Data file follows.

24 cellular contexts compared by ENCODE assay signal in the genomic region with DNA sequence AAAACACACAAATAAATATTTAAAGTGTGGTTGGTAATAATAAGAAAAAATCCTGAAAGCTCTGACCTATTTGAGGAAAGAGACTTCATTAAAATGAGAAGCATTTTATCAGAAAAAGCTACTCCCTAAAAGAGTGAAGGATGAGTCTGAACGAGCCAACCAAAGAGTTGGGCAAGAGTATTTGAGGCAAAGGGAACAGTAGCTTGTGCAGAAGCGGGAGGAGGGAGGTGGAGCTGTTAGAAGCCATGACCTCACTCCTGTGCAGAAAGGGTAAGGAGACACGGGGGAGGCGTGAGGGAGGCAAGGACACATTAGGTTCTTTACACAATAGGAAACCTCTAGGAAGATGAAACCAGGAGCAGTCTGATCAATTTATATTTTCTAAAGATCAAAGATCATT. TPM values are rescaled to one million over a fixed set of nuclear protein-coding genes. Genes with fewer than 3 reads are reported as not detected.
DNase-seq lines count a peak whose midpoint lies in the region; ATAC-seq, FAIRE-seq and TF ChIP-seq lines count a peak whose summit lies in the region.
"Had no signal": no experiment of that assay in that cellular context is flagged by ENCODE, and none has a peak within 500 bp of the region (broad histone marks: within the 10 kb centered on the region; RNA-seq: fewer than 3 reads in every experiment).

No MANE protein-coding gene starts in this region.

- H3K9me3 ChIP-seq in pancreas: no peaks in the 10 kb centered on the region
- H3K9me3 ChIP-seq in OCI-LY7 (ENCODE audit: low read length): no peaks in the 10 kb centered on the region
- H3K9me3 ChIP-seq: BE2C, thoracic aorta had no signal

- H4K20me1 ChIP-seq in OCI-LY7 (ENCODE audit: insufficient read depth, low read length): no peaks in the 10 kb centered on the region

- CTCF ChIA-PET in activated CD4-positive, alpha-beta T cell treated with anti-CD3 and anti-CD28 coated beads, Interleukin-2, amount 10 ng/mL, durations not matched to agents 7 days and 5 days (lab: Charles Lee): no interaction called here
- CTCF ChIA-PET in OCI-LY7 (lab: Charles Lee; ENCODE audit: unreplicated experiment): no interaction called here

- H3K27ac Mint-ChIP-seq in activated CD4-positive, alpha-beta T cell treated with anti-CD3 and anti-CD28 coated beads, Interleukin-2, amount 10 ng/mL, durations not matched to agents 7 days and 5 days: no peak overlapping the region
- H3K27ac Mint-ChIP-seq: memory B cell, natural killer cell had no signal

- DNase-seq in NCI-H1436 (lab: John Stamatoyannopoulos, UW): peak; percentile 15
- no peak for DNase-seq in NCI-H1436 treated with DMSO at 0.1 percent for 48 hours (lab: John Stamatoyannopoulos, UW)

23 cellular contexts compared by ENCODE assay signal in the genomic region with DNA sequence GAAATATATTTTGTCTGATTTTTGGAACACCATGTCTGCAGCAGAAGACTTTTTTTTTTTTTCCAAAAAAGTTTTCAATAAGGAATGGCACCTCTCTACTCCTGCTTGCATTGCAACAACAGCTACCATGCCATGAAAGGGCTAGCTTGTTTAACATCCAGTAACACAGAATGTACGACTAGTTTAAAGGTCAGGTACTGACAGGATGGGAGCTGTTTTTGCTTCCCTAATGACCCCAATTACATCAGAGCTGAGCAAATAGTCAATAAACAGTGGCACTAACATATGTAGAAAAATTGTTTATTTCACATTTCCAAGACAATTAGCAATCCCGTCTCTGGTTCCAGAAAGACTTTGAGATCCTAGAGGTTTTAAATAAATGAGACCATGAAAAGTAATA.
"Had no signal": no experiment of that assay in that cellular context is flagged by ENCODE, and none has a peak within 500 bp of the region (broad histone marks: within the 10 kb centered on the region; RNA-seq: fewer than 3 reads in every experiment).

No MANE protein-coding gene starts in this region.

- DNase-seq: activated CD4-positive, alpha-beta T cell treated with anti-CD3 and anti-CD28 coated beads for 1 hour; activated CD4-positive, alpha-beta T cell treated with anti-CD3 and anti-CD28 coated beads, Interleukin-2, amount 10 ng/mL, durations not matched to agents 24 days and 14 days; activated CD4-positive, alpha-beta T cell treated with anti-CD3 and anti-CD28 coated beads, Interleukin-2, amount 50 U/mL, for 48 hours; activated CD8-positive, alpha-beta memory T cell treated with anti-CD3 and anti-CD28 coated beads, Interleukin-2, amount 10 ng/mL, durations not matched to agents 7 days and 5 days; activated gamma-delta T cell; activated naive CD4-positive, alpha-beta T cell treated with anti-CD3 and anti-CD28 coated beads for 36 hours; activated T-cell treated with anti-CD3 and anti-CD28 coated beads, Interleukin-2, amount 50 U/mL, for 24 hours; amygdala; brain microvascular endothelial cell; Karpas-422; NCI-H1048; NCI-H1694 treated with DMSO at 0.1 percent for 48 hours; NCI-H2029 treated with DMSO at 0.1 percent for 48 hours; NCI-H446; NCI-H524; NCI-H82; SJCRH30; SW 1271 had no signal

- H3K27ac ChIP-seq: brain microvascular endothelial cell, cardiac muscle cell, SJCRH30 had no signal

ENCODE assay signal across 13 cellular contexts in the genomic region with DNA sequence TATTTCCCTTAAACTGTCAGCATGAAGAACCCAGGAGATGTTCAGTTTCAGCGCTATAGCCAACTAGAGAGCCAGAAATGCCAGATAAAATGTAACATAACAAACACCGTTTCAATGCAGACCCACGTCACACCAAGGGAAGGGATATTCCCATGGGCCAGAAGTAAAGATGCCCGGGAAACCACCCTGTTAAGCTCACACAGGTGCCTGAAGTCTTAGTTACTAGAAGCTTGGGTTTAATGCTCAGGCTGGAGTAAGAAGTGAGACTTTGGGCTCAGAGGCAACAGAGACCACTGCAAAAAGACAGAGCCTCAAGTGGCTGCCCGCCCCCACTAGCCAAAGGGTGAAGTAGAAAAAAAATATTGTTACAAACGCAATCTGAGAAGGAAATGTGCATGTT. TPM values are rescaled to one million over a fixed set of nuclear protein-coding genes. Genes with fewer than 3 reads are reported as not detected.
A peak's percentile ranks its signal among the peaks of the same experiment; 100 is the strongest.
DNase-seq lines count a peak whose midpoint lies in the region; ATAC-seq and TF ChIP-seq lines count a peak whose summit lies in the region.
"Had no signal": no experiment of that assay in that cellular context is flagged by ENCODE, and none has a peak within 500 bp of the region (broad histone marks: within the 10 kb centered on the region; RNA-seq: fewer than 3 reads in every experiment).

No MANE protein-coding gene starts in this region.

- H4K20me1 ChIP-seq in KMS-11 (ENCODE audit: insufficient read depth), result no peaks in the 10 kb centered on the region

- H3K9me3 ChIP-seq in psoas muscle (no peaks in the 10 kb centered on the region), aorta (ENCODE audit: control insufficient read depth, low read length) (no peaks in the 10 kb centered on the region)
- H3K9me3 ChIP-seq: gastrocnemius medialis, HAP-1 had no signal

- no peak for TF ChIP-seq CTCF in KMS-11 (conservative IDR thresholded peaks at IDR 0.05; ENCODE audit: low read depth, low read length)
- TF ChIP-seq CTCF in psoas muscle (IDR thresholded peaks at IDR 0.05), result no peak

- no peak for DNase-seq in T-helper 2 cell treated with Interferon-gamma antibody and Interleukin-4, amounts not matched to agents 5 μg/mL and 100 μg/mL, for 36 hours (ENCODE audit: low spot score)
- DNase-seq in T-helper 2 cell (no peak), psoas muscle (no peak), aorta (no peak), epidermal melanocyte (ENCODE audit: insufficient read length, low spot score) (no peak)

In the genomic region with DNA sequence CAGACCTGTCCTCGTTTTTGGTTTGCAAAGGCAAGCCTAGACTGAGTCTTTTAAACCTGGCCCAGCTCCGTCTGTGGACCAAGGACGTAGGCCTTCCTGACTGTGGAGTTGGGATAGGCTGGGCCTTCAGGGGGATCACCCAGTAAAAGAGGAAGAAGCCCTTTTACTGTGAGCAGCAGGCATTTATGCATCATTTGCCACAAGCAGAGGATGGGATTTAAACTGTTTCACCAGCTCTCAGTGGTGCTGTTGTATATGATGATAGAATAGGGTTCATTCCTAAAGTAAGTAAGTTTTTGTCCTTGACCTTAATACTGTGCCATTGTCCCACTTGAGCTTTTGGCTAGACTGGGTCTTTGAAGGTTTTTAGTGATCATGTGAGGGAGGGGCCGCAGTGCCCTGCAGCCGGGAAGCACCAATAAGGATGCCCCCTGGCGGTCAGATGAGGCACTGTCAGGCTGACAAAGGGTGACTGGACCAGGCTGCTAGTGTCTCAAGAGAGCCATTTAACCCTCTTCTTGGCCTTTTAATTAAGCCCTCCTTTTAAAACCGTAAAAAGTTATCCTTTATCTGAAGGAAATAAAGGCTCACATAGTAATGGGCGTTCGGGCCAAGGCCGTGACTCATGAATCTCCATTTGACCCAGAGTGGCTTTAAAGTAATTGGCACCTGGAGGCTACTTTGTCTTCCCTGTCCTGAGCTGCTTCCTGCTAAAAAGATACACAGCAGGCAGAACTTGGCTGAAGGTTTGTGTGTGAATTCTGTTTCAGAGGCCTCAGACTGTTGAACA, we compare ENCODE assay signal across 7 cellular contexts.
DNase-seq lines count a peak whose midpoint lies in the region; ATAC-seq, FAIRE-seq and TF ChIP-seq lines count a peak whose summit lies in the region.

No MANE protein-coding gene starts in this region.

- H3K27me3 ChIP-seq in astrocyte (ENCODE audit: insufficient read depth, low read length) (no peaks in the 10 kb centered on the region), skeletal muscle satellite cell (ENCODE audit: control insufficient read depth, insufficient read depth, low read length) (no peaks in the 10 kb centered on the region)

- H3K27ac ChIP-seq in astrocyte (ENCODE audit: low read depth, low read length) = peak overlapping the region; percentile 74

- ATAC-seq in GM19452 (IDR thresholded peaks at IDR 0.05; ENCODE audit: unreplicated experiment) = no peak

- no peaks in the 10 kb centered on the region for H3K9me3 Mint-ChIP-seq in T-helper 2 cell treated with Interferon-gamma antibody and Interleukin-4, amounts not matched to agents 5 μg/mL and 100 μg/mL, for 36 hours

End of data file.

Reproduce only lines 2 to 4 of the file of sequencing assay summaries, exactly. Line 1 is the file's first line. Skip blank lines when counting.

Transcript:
DNase-seq lines count a peak whose midpoint lies in the region; ATAC-seq, FAIRE-seq and TF ChIP-seq lines count a peak whose summit lies in the region.
"Had no signal": no experiment of that assay in that cellular context is flagged by ENCODE, and none has a peak within 500 bp of the region (broad histone marks: within the 10 kb centered on the region; RNA-seq: fewer than 3 reads in every experiment).

No MANE protein-coding gene starts in this region.